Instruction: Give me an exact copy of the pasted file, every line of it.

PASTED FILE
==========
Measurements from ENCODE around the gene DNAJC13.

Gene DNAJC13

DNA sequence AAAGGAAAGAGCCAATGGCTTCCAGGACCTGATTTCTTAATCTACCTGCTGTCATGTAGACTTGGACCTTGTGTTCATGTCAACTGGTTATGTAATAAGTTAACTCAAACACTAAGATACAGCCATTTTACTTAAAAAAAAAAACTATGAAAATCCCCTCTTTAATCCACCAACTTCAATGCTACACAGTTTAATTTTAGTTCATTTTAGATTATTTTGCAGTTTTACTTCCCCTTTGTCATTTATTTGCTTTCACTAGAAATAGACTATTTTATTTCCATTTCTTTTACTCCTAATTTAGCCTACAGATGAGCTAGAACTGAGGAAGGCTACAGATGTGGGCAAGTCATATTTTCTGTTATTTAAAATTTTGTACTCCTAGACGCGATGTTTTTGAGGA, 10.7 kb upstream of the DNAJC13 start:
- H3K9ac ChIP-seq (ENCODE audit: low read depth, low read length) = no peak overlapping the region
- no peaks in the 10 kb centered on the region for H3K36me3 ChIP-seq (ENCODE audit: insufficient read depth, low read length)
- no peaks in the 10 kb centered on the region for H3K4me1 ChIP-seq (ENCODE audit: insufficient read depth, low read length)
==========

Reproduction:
Measurements from ENCODE around the gene DNAJC13.

Gene DNAJC13

DNA sequence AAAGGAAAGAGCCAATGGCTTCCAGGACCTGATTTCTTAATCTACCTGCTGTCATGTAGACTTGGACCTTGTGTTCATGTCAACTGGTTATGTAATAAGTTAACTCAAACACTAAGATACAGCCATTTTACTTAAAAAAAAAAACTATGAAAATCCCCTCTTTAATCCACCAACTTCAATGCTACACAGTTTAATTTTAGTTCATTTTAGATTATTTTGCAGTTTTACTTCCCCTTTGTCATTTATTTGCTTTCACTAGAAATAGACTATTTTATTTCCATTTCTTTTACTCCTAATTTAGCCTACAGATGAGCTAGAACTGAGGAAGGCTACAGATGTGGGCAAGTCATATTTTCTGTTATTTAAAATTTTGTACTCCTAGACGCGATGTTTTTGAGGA, 10.7 kb upstream of the DNAJC13 start:
- H3K9ac ChIP-seq (ENCODE audit: low read depth, low read length) = no peak overlapping the region
- no peaks in the 10 kb centered on the region for H3K36me3 ChIP-seq (ENCODE audit: insufficient read depth, low read length)
- no peaks in the 10 kb centered on the region for H3K4me1 ChIP-seq (ENCODE audit: insufficient read depth, low read length)